Like a good thriller, "The Da Vinci Code" trial has had drama, controversy and conflict. And it's ending with a cliffhanger — which way will a judge rule in the copyright infringement case against the publisher of Dan Brown's world-conquering novel?
High Court justice Peter Smith rules Friday in the claim by authors Michael Baigent and Richard Leigh against "Da Vinci Code" publisher Random House.
Smith must decide whether Brown's blockbuster "appropriated the architecture" of Baigent and Leigh's 1982 nonfiction book, "The Holy Blood and the Holy Grail." In the United States, the book is titled, "Holy Blood, Holy Grail."
Both books explore theories that Jesus married Mary Magdalene, the couple had a child and the bloodline survives. Most historians and theologians scoff at such ideas, but Brown's fast-paced mix of murder, mysticism, code-breaking and art history has won millions of fans.
"The Da Vinci Code" has sold more than 40 million copies — including 12 million hardcovers in the United States — since it was released in March 2003. It came out in paperback in the United States last week, and quickly , an astonishing pace for a paperback release. An initial print run of 5 million has already been raised to 6 million.
A victory by Baigent and Leigh would stun the world of copyright law, challenging the concept that copyright protects the expression of an idea rather than the idea itself.
"A victory for Leigh and Baigent would make it very difficult for novelists, particularly historical novelists," said Fiona Crawley, a copyright expert with law firm Bryan Cave LLP.
"They go to source books to research the history to incorporate into their novel. It would call into question how they can research a historical novel without being accused of copyright infringement by the historian who has written the key work on that incident in history."
A win by the plaintiffs also could hold up the scheduled May 19 film release of "The Da Vinci Code" movie, starring Tom Hanks. Sony Pictures says it plans to release the film as scheduled.
If Leigh and Baigent lose, they could have to pay costs that legal experts estimate will top $1.75 million.
The case drew a packed crowd of journalists, Dan Brown fans and theological revisionists to London's neo-Gothic High Court last month.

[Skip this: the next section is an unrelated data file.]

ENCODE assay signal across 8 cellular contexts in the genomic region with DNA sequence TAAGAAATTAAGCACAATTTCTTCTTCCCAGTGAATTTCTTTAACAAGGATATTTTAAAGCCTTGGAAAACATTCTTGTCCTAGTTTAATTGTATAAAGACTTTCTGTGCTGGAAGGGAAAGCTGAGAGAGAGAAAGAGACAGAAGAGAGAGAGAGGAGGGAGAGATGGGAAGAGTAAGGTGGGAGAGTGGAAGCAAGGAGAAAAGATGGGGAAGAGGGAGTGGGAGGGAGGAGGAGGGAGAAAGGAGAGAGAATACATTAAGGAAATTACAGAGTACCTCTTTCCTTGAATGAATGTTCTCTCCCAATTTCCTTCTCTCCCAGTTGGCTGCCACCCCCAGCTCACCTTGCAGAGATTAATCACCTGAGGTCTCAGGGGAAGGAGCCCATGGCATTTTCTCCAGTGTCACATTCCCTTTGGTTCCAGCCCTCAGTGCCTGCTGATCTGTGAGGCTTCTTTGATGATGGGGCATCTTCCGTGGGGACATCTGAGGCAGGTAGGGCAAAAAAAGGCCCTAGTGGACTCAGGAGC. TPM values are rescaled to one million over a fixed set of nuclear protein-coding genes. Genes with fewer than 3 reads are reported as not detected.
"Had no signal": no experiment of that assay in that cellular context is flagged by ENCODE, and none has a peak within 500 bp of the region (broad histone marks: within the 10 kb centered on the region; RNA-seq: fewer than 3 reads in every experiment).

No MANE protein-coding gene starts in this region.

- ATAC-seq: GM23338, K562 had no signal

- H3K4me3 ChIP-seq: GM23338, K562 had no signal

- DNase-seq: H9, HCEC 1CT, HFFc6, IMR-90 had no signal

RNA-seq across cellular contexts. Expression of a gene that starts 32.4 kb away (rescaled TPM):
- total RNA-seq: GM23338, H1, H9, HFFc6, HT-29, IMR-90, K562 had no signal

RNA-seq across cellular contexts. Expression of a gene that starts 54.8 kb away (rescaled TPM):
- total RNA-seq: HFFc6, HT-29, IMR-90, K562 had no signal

Judge Smith retained an air of bluff good humor during sometimes esoteric hearings that touched on the Roman Emperor Constantine's deathbed conversion to Christianity, the founding of medieval warrior order the Knights Templar, the Merovingian dynasty allegedly descended from Jesus and the perfidy of a seventh-century official named Pepin the Fat.
The publicity-shy Brown traveled from New Hampshire to give evidence on behalf of his publisher, and spent three days on the stand.
Brown acknowledged that he and his researcher-wife, Blythe, read "Holy Blood" while researching "Da Vinci," but said they also used 38 other books and hundreds of documents, and that the British authors' book was not crucial to their work.
Baigent and Leigh claim Brown's novel contains the same central themes as their book. But under cross-examination, Baigent conceded that it had been an exaggeration to say that Brown used "all the same historical conjecture" as their book.
Random House lawyer John Baldwin said that while many of the incidents in "The Da Vinci Code" had been described before, "no one has put them together, and developed and expressed them, in the way Mr. Brown did. That is why he has a best seller."
Thanks to the case, so do Baigent and Leigh. Their 24-year-old book is selling 7,000 copies a week in Britain, compared to a few hundred before the case began, according to The Bookseller. Baigent's new book, "The Jesus Papers: Exposing the Greatest Cover-Up in History," has an initial print run of 150,000 copies in the United States.